This is the way Google always wanted social networking to work, and this time the company may have pulled it off.
Google's previous social attempts have been unmitigated train wrecks, if we're being completely honest. Open Social failed because Google couldn't get Facebook and other social networks to buy into the idea of a shared social identity. Google Wave missed the target by not being useful enough to attract any users. Google Buzz freaked people out by naively overstepping its bounds on privacy.
So, when Google unveiled its latest social experiment last week — called Google+ — I was extremely skeptical. Still, Facebook is so malignant in terms of privacy and such a mess to use and configure that I was more than happy to give Google+ a try. I just expected that it would be a speed-dating relationship like most of my product reviews and destined to last no more than a few weeks at the most.
Damn, was I wrong. After almost a week, I fully expect this Google+ thing to turn into a long-term relationship. I mean, we're not buying matching workout suits or anything yet, but this is definitely more than just a crush on the hot, new thing.
To start, Google+ is what Google calls a "field trial" — a fancy way to say that it's still in beta. For now, it is open mostly to technology industry insiders and the press. Google reasoned that since reporters were going to be writing about Plus anyway, they might as well let them kick the tires. Wise move.
Vic Gundotra, Google's SVP of Social and the head guy in charge of Plus, said, "We chose the initial seed very carefully. We wanted a lot of diversity, so we have people that represent over 42 of the world's languages... We're trying to really test the product, make sure that we meet people's privacy expectations, that the systems are working, [and] that we can scale. We'll slowly grow that initial seed as we're ready."
The other Google executive running the Plus project, Bradley Horowitz, added, "Field trial is the right term. That's not a euphemism. There's a lot of rough edges in there and a lot of learning we have to do. The feedback we got in the first 24 hours is tremendous."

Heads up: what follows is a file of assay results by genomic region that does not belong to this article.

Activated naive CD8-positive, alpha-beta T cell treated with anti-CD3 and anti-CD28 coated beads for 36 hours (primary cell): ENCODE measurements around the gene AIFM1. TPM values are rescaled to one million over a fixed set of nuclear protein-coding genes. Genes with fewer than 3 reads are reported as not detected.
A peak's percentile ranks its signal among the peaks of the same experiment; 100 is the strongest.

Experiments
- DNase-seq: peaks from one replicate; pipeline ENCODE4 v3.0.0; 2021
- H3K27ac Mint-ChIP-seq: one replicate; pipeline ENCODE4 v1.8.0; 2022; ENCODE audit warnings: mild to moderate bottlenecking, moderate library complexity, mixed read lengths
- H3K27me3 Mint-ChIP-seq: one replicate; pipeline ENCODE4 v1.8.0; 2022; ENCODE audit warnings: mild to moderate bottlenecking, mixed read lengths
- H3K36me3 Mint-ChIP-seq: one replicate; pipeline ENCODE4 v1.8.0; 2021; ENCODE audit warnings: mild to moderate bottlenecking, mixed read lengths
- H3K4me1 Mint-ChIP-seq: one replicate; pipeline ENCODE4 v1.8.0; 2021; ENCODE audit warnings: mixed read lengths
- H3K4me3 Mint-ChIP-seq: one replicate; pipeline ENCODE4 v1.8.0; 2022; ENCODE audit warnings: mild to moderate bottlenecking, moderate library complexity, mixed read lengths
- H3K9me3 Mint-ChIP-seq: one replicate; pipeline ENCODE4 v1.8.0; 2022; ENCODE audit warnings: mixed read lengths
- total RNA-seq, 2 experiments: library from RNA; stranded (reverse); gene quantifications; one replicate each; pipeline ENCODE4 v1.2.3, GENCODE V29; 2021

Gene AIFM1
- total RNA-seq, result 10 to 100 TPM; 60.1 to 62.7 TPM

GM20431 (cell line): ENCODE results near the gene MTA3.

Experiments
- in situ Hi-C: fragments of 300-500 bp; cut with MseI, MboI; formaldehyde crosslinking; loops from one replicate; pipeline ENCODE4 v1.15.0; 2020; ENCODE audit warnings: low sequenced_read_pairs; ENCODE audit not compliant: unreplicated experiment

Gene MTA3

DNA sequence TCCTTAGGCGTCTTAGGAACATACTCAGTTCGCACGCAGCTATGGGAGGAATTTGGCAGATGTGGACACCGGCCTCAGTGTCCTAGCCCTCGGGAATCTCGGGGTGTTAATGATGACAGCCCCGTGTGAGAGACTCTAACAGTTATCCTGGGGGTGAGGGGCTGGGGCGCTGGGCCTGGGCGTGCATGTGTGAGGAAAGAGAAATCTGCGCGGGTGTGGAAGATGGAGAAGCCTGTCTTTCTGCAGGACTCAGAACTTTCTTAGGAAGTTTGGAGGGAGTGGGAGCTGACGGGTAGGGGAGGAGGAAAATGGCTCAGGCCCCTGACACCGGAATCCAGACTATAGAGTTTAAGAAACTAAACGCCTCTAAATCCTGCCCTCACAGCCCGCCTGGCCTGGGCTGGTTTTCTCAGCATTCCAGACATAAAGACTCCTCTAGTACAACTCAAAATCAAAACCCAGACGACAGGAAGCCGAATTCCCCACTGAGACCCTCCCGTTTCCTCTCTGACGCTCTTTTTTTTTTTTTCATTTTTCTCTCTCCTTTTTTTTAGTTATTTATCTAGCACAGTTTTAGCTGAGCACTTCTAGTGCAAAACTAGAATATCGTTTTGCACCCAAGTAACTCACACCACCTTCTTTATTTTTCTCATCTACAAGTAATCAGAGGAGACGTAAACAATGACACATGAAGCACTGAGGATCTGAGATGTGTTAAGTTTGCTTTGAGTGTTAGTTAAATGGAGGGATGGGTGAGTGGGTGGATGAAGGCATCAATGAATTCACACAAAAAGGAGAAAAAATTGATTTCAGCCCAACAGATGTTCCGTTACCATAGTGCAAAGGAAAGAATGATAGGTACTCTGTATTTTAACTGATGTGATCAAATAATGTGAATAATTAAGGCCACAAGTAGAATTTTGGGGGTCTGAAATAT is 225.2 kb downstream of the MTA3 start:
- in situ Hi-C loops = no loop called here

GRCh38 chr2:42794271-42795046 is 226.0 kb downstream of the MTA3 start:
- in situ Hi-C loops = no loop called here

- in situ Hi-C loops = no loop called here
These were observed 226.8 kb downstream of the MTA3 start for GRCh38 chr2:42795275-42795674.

Even with its rough edges and without the masses of humanity having access to Google+, the core experience is pretty powerful, and it's easy to see where Google is going with this.
As I wrote over the weekend while diving into Google+, the most attractive part is how easy it is to find, add, and organize your friends (I cited that as the main reason you won't hate Google+). The friend issue is the heart of all social networks, although it's so obvious that it's often overlooked. In fact, Twitter still isn't very good at it, Facebook is a little better, but both of them now look like neophytes compared to the way Google+ does it.
The friend feature on Google+ is called "Circles," and it turns out to be an intuitive mashup of friending (from Facebook) and following (from Twitter). Circles are basically sets of friends that you can drag and drop into groups, mirroring your existing social circles — Family & Friends, Colleagues, Local Techies, etc. — rather than just the one big lump of friends you have on Facebook that can result in moments of "worlds colliding," since you have to share all of your updates with all of your friends. On Google+, you can selectively send updates to different circles, and you can quickly click between the news streams of your different circles.